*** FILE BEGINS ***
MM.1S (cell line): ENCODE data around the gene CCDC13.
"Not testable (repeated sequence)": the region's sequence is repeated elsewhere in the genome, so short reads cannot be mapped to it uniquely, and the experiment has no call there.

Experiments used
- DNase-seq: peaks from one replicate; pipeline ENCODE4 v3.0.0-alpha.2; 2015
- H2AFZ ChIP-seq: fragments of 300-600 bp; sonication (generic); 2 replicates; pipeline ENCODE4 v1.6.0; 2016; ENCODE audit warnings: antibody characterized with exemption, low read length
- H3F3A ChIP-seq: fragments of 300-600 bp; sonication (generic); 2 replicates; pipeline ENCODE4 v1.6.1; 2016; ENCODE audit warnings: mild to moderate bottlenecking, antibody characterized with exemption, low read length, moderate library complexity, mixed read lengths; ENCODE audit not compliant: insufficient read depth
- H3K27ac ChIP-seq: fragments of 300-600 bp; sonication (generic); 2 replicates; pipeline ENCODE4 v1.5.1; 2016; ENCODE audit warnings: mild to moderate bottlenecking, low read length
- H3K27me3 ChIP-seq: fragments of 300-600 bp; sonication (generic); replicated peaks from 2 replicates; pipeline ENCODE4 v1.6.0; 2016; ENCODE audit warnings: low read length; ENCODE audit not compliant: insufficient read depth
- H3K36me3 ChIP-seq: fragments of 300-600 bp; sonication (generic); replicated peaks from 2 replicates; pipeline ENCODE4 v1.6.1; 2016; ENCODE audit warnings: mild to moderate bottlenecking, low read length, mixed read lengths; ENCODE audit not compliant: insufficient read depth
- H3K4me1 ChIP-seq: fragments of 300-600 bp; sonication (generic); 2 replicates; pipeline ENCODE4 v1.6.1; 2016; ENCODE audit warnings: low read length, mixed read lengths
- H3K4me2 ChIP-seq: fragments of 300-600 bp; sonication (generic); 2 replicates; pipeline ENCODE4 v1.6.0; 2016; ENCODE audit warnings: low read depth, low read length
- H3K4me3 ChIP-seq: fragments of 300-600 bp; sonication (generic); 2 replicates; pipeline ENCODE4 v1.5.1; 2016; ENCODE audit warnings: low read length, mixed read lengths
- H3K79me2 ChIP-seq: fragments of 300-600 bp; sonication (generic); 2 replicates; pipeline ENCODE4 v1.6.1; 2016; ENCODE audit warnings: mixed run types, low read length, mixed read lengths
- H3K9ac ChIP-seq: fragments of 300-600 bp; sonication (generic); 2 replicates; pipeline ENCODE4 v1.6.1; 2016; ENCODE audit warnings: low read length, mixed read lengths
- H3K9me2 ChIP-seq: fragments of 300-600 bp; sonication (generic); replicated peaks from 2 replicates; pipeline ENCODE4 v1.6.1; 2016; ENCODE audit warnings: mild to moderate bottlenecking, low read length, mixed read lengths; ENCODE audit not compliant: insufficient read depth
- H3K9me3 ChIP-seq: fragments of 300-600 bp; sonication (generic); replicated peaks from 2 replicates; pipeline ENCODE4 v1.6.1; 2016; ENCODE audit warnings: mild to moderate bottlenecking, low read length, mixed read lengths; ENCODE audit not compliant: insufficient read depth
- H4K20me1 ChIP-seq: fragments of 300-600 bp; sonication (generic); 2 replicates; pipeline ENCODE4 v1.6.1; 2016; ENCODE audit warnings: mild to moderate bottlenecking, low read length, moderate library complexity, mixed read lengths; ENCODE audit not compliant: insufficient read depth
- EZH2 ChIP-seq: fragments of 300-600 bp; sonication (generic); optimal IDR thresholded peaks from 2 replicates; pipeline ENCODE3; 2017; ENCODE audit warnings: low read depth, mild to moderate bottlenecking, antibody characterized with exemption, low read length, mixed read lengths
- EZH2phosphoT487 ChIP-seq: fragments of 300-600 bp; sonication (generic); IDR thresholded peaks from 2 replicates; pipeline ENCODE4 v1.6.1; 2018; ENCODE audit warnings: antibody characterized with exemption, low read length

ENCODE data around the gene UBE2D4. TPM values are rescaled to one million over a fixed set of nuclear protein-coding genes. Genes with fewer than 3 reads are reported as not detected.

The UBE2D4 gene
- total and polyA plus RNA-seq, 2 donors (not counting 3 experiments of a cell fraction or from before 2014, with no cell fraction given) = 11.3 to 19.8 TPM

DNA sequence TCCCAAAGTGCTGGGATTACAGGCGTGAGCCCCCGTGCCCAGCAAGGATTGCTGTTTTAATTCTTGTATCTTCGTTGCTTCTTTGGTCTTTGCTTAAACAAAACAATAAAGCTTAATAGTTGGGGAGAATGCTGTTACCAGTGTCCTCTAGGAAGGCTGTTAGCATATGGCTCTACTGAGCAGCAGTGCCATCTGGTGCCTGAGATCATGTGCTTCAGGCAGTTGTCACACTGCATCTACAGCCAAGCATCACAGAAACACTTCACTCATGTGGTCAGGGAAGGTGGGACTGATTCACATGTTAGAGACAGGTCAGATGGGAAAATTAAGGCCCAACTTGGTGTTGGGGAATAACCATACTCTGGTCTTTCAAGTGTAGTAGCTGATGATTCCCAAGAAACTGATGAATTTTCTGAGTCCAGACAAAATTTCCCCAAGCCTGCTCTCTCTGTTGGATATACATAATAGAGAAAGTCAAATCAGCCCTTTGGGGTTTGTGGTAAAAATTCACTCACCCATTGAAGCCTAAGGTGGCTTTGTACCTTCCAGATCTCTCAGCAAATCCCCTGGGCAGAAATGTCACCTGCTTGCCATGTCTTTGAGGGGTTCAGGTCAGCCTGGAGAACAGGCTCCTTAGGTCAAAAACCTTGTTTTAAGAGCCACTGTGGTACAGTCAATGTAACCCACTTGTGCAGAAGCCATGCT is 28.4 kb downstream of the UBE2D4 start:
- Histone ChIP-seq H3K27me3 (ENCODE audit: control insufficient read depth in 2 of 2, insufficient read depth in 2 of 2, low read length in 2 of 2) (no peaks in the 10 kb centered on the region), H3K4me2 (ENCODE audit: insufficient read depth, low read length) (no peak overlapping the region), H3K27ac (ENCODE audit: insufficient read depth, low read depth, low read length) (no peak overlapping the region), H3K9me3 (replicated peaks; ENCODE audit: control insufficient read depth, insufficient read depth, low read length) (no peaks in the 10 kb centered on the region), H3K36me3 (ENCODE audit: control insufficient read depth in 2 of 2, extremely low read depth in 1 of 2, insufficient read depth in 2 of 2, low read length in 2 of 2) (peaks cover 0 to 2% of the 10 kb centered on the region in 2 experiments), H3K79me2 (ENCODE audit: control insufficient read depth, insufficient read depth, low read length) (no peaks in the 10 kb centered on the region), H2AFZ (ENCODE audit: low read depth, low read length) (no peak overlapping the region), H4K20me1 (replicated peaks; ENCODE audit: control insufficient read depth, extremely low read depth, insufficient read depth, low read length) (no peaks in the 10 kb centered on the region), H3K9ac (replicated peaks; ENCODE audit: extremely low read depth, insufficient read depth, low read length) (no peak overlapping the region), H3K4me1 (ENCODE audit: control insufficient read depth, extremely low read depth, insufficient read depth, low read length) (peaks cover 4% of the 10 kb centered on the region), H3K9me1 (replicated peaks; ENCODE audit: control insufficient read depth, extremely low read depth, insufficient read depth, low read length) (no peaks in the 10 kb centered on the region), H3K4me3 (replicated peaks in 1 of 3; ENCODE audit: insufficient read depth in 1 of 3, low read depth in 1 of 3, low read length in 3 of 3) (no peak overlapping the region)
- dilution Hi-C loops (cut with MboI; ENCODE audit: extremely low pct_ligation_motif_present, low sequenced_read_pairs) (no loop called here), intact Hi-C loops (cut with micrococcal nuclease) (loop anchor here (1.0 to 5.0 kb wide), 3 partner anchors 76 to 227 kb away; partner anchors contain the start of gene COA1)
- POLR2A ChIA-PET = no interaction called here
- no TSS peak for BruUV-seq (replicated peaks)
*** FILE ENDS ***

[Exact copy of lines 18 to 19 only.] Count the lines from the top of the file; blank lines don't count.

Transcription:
- EZH2 ChIP-seq: fragments of 300-600 bp; sonication (generic); optimal IDR thresholded peaks from 2 replicates; pipeline ENCODE3; 2017; ENCODE audit warnings: low read depth, mild to moderate bottlenecking, antibody characterized with exemption, low read length, mixed read lengths
- EZH2phosphoT487 ChIP-seq: fragments of 300-600 bp; sonication (generic); IDR thresholded peaks from 2 replicates; pipeline ENCODE4 v1.6.1; 2018; ENCODE audit warnings: antibody characterized with exemption, low read length